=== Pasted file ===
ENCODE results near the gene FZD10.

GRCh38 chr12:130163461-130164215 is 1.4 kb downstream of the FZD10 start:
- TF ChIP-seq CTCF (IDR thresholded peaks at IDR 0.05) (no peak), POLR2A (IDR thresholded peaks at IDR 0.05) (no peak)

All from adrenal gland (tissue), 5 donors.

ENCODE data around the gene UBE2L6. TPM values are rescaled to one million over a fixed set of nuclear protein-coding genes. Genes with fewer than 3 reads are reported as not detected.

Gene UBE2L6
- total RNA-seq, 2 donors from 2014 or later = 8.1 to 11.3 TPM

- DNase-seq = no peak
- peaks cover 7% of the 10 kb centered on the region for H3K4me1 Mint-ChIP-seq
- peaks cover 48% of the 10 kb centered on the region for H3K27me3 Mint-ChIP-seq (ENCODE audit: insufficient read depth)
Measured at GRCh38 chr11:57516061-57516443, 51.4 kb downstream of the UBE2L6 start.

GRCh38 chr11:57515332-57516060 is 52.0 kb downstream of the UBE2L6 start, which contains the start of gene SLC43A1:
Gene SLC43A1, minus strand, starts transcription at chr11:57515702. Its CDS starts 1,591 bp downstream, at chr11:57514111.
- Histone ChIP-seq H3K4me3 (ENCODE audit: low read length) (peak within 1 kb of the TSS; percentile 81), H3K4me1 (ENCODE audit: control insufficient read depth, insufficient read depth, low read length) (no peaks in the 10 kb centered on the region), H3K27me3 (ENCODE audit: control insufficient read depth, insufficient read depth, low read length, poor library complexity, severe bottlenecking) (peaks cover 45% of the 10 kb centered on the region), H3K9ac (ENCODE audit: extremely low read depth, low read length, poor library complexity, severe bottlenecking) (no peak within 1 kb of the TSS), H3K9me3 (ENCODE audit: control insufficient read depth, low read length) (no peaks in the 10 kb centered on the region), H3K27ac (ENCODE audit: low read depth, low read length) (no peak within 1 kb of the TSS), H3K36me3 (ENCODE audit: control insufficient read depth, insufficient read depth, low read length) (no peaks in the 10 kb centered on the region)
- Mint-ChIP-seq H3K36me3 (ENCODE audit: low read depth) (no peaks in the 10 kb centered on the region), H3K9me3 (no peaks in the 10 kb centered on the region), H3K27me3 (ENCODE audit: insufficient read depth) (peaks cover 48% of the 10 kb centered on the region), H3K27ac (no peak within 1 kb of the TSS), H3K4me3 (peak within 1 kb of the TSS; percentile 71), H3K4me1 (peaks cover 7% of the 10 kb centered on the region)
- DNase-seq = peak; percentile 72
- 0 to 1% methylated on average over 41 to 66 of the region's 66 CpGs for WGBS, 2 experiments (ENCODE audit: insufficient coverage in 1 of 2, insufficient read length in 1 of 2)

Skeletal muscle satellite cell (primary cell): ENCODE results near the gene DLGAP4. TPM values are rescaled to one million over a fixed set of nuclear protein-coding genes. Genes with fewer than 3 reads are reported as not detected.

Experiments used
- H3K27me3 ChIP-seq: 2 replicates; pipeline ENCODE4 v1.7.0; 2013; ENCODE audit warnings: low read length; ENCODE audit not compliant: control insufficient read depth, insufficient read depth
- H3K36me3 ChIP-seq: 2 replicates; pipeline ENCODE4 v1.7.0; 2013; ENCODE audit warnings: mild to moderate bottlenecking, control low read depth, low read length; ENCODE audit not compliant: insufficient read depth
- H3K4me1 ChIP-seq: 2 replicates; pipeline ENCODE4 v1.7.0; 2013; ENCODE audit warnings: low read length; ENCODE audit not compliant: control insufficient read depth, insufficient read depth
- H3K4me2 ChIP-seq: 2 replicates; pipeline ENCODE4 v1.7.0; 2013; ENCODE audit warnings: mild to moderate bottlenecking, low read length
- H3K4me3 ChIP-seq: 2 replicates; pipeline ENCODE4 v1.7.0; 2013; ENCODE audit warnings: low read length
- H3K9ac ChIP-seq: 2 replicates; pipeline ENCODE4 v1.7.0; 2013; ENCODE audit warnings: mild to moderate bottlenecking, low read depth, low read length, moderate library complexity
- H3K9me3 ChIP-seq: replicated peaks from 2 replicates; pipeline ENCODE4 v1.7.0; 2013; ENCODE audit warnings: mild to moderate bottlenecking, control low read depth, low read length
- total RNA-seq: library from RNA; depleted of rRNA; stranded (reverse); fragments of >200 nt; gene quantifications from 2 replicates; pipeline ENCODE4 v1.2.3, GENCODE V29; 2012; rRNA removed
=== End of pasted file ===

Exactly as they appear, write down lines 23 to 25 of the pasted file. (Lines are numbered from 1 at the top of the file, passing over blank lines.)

- H3K4me2 ChIP-seq: 2 replicates; pipeline ENCODE4 v1.7.0; 2013; ENCODE audit warnings: mild to moderate bottlenecking, low read length
- H3K4me3 ChIP-seq: 2 replicates; pipeline ENCODE4 v1.7.0; 2013; ENCODE audit warnings: low read length
- H3K9ac ChIP-seq: 2 replicates; pipeline ENCODE4 v1.7.0; 2013; ENCODE audit warnings: mild to moderate bottlenecking, low read depth, low read length, moderate library complexity